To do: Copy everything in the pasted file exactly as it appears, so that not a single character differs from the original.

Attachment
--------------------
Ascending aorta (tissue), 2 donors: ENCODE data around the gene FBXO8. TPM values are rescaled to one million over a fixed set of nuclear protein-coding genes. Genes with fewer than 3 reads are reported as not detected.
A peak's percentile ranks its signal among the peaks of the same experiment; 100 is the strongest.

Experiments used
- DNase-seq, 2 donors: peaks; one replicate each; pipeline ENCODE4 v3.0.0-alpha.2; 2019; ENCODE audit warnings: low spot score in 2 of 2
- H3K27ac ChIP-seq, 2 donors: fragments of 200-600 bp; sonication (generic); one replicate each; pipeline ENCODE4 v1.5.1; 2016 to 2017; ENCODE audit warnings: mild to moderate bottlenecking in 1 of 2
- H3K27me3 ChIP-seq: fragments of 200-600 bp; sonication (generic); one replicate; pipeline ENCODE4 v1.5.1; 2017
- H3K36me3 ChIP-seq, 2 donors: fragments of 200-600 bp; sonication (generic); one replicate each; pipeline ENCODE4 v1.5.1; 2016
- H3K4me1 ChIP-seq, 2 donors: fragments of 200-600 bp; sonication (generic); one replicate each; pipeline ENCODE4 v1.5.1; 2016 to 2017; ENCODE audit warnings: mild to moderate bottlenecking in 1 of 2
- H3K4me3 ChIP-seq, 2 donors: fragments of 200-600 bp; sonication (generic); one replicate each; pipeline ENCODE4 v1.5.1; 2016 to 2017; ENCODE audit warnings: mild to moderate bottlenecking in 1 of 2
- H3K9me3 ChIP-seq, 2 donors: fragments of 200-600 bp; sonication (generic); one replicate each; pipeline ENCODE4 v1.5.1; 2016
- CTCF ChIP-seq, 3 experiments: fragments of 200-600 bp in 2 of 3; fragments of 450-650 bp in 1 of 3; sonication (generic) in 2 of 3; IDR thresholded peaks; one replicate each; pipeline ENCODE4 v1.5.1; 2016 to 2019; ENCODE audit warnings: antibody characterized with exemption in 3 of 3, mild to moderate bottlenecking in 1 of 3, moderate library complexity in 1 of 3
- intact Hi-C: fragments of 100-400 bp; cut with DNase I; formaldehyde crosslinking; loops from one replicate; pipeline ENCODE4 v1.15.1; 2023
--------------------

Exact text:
Ascending aorta (tissue), 2 donors: ENCODE data around the gene FBXO8. TPM values are rescaled to one million over a fixed set of nuclear protein-coding genes. Genes with fewer than 3 reads are reported as not detected.
A peak's percentile ranks its signal among the peaks of the same experiment; 100 is the strongest.

Experiments used
- DNase-seq, 2 donors: peaks; one replicate each; pipeline ENCODE4 v3.0.0-alpha.2; 2019; ENCODE audit warnings: low spot score in 2 of 2
- H3K27ac ChIP-seq, 2 donors: fragments of 200-600 bp; sonication (generic); one replicate each; pipeline ENCODE4 v1.5.1; 2016 to 2017; ENCODE audit warnings: mild to moderate bottlenecking in 1 of 2
- H3K27me3 ChIP-seq: fragments of 200-600 bp; sonication (generic); one replicate; pipeline ENCODE4 v1.5.1; 2017
- H3K36me3 ChIP-seq, 2 donors: fragments of 200-600 bp; sonication (generic); one replicate each; pipeline ENCODE4 v1.5.1; 2016
- H3K4me1 ChIP-seq, 2 donors: fragments of 200-600 bp; sonication (generic); one replicate each; pipeline ENCODE4 v1.5.1; 2016 to 2017; ENCODE audit warnings: mild to moderate bottlenecking in 1 of 2
- H3K4me3 ChIP-seq, 2 donors: fragments of 200-600 bp; sonication (generic); one replicate each; pipeline ENCODE4 v1.5.1; 2016 to 2017; ENCODE audit warnings: mild to moderate bottlenecking in 1 of 2
- H3K9me3 ChIP-seq, 2 donors: fragments of 200-600 bp; sonication (generic); one replicate each; pipeline ENCODE4 v1.5.1; 2016
- CTCF ChIP-seq, 3 experiments: fragments of 200-600 bp in 2 of 3; fragments of 450-650 bp in 1 of 3; sonication (generic) in 2 of 3; IDR thresholded peaks; one replicate each; pipeline ENCODE4 v1.5.1; 2016 to 2019; ENCODE audit warnings: antibody characterized with exemption in 3 of 3, mild to moderate bottlenecking in 1 of 3, moderate library complexity in 1 of 3
- intact Hi-C: fragments of 100-400 bp; cut with DNase I; formaldehyde crosslinking; loops from one replicate; pipeline ENCODE4 v1.15.1; 2023